The aim of this study was to histologically evaluate the cellular reaction to 33 degradable bone substitute materials implanted in a drill hole model in sheep. The different materials were based on calciumphosphate cement, calciumsulfate, hydrogel and silk and had already been classified as biocompatible in earlier studies. The histological evaluation took place 6 – 8 weeks post operationem and lymphocytes, plasma cells, macrophages and multinucleated foreign body cells (MFBC) were quantified in four different zones of the drill hole.
The degradation from peripheral to central led to a specific pattern of cells. Calciumphosphate cements were mainly degraded by macrophages, while many MFBC were found in silk-based and some of the hydrogel-based materials. Shape and size of the phagocytes were determined by the degraded material. In the disintegration process of large-molecular materials based on silk or hydrogel, MFBC were expected, but did not interfere with the biocompatibility. The formation of new bone was detected right next to MFBC. The rest of some silk-based materials were encircled by fibrous tissue, which may be connected to a lower biocompatibility.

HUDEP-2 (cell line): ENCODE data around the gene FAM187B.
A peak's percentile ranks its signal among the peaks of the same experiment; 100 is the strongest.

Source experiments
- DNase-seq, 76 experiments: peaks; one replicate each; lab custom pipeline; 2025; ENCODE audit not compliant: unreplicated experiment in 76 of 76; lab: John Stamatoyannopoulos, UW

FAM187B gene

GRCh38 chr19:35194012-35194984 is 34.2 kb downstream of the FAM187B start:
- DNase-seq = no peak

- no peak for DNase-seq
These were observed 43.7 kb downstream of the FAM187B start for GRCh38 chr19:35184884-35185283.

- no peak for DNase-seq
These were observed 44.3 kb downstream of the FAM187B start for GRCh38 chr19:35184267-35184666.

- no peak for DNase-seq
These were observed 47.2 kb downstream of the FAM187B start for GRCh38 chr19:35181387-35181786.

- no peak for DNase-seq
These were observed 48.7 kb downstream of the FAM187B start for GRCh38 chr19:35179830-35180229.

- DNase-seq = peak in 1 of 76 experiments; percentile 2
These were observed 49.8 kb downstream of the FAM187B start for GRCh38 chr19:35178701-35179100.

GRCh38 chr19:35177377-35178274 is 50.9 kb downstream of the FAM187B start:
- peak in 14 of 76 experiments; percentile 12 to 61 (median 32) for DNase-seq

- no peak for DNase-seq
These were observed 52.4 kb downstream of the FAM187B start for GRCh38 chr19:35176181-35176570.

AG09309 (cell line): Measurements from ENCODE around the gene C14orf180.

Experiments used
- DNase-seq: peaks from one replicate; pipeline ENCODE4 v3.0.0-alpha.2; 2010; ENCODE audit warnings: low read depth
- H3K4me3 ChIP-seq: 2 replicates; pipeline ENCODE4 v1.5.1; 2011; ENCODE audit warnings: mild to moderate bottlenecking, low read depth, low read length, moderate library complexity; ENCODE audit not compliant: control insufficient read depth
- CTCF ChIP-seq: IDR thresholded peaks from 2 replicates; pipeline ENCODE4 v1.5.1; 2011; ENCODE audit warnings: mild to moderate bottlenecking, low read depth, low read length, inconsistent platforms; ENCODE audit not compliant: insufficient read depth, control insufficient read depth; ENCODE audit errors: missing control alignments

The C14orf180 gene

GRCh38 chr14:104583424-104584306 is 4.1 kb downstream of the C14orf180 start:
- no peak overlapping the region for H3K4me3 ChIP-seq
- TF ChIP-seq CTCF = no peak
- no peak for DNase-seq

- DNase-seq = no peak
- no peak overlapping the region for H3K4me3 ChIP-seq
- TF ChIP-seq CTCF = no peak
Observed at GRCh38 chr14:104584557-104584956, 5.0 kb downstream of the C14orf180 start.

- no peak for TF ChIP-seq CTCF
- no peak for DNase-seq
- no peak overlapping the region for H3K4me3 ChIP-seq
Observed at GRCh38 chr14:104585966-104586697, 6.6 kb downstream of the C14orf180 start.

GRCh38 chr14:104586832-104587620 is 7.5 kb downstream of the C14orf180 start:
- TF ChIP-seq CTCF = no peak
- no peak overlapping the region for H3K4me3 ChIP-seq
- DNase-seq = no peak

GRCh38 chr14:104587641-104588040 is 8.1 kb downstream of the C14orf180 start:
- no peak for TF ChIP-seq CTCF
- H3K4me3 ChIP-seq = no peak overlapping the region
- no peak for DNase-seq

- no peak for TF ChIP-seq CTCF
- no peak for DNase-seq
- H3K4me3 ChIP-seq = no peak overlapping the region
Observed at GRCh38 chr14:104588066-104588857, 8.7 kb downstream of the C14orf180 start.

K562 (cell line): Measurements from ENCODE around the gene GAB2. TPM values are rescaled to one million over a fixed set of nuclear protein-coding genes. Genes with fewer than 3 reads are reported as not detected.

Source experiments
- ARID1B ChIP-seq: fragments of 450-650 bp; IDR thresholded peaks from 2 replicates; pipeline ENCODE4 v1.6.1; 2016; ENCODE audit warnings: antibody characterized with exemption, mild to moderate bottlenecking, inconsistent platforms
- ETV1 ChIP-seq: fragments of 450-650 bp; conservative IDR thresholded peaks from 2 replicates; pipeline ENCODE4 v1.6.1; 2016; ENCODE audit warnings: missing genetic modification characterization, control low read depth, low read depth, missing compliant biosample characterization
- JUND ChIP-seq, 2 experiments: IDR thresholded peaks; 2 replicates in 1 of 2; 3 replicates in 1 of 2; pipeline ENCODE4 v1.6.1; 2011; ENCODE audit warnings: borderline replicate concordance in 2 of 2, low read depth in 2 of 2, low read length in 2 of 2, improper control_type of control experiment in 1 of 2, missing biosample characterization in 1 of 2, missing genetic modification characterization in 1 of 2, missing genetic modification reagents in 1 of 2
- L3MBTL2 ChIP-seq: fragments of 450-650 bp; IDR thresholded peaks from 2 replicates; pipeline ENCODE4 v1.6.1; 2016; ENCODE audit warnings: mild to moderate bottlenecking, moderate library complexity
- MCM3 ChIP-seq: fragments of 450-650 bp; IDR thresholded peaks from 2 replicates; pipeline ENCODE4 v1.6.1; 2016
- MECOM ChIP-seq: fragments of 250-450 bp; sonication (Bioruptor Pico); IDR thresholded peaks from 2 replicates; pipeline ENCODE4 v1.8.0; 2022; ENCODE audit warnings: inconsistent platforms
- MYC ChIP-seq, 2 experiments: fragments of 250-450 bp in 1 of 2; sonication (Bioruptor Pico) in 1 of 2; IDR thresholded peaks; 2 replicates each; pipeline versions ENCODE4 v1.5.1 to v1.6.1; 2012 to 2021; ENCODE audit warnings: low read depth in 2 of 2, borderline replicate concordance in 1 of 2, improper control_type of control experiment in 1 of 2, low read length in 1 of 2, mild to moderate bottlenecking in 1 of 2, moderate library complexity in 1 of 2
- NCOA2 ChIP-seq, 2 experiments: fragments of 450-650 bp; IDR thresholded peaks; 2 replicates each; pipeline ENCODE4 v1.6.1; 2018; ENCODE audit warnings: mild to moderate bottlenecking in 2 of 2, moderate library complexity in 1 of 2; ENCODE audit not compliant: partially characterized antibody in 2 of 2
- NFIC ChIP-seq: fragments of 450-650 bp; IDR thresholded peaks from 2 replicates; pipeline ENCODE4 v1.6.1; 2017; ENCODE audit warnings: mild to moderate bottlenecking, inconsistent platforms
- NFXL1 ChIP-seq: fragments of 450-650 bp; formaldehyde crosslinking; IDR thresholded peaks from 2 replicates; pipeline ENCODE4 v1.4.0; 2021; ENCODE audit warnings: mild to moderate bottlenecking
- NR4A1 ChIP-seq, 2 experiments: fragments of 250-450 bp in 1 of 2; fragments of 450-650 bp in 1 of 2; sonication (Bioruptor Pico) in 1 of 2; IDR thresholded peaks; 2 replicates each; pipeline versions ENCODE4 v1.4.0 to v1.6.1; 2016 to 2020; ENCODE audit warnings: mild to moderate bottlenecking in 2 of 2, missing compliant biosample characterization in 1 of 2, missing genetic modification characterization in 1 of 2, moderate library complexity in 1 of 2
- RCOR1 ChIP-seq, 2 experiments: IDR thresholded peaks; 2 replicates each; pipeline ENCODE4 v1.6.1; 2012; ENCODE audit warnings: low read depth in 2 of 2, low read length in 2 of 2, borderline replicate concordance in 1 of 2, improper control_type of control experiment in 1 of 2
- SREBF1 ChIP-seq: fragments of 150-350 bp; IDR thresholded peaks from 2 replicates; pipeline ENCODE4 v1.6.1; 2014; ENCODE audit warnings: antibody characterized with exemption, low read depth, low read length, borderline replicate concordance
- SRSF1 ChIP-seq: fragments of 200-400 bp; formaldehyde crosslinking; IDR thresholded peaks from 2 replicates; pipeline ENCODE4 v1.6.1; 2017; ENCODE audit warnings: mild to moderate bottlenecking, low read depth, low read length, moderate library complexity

According to the available results, this research confirms that the MFBC which were regularly encountered in the degradation of various materials are part of a normal disintegration process and not a sign of a reduced biocompatibility.